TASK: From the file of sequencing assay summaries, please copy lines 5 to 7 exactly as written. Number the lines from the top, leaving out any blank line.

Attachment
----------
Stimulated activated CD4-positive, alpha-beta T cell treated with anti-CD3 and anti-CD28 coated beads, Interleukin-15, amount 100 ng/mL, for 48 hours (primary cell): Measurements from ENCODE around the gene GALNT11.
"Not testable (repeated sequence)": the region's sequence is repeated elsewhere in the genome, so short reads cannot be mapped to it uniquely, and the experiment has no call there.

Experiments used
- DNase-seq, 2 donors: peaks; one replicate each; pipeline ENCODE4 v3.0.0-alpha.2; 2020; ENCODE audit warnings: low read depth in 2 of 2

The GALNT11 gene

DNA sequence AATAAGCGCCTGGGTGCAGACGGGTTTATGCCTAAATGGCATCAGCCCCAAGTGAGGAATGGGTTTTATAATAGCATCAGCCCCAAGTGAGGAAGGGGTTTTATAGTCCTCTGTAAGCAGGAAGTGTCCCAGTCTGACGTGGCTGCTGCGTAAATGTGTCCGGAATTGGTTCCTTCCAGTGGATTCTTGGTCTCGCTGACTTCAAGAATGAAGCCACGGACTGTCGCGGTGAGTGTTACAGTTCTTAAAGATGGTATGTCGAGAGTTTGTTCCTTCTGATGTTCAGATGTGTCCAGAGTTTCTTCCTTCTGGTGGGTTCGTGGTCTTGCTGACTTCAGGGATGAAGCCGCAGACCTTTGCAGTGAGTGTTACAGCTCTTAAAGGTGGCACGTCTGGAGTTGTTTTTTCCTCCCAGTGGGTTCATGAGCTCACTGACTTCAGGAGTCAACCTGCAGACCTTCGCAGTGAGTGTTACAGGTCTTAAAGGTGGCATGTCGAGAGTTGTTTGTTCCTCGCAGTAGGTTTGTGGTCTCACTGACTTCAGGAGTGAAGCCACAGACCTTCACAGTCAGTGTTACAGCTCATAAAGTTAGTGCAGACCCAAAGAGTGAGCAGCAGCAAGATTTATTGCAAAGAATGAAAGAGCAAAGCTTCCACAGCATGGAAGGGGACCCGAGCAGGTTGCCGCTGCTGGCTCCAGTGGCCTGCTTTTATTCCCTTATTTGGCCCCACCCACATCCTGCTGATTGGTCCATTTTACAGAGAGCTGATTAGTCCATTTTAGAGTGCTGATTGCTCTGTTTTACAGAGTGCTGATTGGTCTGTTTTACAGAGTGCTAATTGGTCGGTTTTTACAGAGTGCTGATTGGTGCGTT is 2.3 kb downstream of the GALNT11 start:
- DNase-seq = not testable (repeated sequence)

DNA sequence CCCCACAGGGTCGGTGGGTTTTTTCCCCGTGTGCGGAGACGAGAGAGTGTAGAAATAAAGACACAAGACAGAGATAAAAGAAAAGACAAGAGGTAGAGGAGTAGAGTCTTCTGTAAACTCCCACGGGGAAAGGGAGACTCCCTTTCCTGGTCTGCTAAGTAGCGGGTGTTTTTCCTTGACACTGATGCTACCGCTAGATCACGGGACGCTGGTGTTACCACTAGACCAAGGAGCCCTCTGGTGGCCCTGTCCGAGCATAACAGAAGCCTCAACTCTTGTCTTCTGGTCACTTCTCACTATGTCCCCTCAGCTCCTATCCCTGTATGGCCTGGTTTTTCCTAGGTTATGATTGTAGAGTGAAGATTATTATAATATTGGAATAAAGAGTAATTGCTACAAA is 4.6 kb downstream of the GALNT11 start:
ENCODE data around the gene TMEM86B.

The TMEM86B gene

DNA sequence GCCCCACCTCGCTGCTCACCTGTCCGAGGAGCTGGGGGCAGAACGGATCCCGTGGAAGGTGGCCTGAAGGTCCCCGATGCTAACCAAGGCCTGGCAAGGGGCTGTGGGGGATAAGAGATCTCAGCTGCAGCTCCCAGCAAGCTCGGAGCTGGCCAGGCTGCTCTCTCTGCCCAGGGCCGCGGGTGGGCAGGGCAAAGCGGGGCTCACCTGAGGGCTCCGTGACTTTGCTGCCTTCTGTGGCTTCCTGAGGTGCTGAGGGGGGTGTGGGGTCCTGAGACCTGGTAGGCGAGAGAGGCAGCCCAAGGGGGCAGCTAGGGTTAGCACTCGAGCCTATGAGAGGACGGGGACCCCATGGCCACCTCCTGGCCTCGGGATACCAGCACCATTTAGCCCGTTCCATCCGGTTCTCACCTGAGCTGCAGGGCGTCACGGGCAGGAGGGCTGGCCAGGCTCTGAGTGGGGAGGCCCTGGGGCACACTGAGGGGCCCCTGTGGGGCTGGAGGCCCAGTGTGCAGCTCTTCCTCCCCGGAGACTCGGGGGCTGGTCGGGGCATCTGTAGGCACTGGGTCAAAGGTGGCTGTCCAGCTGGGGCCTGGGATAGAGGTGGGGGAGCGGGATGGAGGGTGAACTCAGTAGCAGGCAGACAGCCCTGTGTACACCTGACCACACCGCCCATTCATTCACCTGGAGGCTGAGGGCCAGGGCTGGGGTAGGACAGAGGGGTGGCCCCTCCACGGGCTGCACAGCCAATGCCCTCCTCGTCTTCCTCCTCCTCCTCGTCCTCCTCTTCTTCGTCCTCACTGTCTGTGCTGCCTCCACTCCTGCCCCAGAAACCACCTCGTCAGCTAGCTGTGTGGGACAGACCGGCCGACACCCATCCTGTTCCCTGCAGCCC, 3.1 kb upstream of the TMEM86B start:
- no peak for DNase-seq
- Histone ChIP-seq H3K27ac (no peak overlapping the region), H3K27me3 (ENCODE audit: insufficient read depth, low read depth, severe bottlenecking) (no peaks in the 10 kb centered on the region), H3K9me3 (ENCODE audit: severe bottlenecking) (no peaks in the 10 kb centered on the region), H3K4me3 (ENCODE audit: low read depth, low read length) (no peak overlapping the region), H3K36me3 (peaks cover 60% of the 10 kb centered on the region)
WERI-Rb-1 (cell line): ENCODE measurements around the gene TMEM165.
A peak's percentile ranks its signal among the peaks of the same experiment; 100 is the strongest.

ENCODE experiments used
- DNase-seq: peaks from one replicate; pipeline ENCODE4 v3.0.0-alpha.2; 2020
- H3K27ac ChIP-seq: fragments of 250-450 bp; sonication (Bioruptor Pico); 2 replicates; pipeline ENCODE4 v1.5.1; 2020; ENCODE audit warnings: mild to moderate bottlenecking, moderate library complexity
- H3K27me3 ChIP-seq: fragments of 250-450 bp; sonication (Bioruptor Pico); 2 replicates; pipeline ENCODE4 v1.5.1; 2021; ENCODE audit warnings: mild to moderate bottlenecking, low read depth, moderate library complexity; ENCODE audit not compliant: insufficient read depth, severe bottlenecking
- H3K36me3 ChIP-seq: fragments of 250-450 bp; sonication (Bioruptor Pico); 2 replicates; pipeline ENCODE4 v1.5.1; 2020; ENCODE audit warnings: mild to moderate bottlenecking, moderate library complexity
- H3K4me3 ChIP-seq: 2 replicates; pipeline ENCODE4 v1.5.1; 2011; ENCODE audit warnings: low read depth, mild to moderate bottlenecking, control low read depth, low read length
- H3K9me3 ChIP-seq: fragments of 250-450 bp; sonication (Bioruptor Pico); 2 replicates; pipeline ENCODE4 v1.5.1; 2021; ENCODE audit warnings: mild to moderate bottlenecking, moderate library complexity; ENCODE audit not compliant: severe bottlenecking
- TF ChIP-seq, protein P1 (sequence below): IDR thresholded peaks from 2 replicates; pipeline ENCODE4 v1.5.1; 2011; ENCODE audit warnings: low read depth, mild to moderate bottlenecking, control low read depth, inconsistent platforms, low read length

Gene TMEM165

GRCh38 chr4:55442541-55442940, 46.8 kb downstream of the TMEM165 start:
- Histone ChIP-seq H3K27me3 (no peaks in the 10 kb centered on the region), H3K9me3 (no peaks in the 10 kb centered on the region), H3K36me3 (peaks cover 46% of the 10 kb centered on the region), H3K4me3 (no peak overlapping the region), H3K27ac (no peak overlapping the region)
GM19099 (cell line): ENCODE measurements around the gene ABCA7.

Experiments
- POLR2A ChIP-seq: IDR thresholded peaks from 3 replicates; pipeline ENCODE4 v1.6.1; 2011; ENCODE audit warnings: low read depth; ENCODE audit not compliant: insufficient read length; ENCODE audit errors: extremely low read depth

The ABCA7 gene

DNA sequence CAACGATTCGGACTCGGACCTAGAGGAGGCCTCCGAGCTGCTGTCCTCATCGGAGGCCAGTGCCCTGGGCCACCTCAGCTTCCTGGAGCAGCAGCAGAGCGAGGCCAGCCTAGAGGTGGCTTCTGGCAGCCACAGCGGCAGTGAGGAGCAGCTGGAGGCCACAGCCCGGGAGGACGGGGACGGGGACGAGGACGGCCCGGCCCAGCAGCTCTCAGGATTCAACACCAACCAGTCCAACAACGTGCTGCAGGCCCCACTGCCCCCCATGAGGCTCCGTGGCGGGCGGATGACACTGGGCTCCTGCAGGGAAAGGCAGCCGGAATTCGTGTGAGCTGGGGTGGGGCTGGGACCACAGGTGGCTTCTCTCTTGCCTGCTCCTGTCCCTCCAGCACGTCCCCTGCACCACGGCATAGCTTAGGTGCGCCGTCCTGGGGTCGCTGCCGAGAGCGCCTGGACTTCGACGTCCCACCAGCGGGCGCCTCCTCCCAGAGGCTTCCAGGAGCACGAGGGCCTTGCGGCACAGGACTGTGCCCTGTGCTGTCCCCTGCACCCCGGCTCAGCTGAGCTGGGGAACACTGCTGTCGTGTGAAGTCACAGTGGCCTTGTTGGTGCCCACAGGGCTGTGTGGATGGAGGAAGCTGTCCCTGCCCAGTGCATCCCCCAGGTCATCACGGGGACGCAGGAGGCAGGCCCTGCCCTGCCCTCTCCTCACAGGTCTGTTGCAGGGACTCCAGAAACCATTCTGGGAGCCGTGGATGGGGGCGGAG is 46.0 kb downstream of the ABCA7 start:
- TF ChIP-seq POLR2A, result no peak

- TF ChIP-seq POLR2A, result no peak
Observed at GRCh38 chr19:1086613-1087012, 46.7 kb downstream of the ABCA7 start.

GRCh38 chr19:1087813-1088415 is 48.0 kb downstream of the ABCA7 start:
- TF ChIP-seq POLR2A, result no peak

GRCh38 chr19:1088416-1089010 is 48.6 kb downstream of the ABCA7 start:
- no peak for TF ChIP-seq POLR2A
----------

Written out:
The GALNT11 gene

DNA sequence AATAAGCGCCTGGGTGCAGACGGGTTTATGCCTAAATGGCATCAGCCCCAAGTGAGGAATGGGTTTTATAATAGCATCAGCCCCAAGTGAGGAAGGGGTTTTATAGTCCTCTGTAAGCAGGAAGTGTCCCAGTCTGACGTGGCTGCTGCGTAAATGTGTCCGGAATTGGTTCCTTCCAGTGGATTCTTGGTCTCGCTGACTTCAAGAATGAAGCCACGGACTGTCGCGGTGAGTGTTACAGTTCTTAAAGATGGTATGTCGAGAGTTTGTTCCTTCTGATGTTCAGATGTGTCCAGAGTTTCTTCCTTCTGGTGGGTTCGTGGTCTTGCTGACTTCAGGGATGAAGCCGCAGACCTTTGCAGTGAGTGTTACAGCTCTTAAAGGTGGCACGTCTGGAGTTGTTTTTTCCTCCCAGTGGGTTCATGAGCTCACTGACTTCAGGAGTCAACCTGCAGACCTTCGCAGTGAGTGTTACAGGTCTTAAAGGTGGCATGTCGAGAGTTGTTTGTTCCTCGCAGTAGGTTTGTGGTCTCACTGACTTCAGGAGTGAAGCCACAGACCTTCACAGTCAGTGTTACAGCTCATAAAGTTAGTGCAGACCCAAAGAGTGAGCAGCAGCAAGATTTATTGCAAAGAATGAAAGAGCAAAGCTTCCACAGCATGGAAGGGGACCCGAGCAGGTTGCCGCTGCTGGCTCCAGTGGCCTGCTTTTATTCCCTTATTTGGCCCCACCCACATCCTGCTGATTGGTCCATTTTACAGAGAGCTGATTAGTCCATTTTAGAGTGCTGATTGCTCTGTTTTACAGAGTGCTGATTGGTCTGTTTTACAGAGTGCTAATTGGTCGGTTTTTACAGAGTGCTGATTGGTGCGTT is 2.3 kb downstream of the GALNT11 start:
- DNase-seq = not testable (repeated sequence)